Upstater Destinations: The Shaker Museum, New Lebanon

The Shakers were a group of charismatic Christians who embraced dancing (unlike many Protestant denominations), allowed men and women to share leadership roles (another unusual trait amongst most Christian sects), and encouraged celibacy. But what has become most recognizable and memorable about the Shakers is their design: It’s simple, functional, and austere, and yet still pleasing to the eyes.

Naturally, their culture, belief system, and artifacts are inextricably entwined, and the Shaker Museum and Library in New Lebanon (Columbia County) and its extensive collection of objects, books, paintings, and arts and crafts inspired by Shaker design has painstakingly preserved their history even as the sect has dwindled to almost no members.

Shaker Desk, via Wikipedia

Mount Lebanon was a Shaker stronghold when they group emigrated from England to the US, and, according to the museum website, 80% of the museum’s collection came “directly from Shaker communities”. Not only does the museum house a near-complete history of the Shakers’ culture and design sensibility, it also holds a number of events throughout the year, including guided summer tours of the Mount Lebanon North Family Shaker Village. Tours are free. Classes are available, as well. In September, the museum will be holding a Shaker oval-box making demonstration (more info can be found on their events page).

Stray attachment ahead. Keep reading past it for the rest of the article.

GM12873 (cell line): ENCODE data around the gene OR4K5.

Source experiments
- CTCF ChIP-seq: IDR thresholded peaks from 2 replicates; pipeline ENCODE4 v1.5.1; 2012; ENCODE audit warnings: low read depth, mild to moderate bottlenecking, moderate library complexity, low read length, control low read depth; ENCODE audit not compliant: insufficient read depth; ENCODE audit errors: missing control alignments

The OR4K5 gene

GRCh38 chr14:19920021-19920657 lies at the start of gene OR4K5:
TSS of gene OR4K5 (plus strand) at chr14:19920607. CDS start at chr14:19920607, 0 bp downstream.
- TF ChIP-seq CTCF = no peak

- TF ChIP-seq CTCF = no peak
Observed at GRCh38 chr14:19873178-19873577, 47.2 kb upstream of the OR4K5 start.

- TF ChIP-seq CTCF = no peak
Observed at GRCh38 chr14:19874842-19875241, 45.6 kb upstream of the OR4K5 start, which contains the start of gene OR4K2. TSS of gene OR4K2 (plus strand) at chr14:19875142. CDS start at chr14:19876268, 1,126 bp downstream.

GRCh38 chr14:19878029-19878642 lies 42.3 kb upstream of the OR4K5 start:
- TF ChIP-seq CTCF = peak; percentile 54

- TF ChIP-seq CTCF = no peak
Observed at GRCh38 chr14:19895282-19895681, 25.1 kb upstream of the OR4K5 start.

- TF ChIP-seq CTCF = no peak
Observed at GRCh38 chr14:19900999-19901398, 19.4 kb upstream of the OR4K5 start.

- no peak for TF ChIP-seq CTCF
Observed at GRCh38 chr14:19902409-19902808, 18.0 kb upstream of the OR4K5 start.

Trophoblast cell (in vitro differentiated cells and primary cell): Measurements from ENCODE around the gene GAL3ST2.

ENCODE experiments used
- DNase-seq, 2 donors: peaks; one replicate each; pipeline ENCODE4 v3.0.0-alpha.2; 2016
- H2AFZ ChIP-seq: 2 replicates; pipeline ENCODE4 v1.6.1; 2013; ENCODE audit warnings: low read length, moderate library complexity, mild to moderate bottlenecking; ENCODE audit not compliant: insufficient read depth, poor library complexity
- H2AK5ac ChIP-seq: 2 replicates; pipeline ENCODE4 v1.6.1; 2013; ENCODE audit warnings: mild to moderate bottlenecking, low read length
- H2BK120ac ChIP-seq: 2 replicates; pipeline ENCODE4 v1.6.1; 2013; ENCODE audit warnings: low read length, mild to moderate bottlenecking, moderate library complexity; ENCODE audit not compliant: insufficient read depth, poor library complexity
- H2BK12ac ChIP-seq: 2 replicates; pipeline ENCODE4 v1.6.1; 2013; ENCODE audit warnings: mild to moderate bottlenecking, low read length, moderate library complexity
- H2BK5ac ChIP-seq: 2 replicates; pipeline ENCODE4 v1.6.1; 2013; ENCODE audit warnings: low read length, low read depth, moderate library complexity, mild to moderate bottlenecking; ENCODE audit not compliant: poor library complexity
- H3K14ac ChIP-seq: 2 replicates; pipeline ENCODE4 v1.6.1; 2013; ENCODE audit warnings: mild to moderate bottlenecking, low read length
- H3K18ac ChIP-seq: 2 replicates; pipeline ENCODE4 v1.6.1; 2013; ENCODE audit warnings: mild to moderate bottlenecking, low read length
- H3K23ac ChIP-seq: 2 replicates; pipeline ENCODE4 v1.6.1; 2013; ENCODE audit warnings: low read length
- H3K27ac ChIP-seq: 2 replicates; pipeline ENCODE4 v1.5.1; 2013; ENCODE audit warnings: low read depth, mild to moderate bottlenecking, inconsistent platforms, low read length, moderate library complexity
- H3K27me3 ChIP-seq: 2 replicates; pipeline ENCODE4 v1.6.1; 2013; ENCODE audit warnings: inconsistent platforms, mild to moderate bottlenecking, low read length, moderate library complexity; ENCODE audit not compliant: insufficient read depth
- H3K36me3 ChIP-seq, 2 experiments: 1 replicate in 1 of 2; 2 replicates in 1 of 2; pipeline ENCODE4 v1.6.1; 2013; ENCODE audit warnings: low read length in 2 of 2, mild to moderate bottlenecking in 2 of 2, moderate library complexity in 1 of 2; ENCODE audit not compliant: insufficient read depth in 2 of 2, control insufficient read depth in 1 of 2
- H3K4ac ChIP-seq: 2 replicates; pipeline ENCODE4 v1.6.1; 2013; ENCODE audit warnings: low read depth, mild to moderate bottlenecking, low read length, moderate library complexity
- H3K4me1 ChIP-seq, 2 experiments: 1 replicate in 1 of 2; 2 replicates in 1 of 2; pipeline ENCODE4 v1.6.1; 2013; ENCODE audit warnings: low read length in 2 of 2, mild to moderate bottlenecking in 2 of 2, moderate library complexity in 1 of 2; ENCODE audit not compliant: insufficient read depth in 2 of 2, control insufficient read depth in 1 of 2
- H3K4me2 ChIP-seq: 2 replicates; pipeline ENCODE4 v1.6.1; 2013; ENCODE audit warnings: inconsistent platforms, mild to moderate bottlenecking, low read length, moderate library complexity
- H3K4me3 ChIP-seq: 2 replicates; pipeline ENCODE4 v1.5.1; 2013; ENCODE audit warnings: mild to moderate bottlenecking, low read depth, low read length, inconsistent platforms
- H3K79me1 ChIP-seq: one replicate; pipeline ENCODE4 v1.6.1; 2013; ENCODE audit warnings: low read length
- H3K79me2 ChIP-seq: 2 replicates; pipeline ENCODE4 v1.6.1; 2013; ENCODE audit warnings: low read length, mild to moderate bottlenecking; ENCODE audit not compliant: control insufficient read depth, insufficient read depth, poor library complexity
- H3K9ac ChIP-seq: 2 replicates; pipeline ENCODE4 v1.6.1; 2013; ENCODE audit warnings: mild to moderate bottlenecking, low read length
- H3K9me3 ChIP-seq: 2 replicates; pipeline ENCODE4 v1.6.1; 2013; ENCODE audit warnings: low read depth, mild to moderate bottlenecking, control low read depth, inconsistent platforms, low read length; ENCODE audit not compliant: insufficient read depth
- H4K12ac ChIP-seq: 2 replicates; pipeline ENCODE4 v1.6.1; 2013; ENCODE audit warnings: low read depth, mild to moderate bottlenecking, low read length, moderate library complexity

Although the majority of the museum’s collection has been transferred from the Old Chatham location to New Lebanon, the research library in Old Chatham remains available by appointment year-round.

New Lebanon is located in northeast Columbia County, approximately 3 hours from NYC and 40 minutes from Albany.


Mount Lebanon Shaker Society

Category: Columbia County, Culture, Destinations, New Lebanon, upstate new york

By: kandyharris | 5 July 2012 11:15 AM | 1 Comment

One Response

  1. [...] first drew our attention to the small Columbia County town of New Lebanon was the Shaker Museum, located within the Mount Lebanon Shaker Society, pictured above. The Shakers were an interesting [...]

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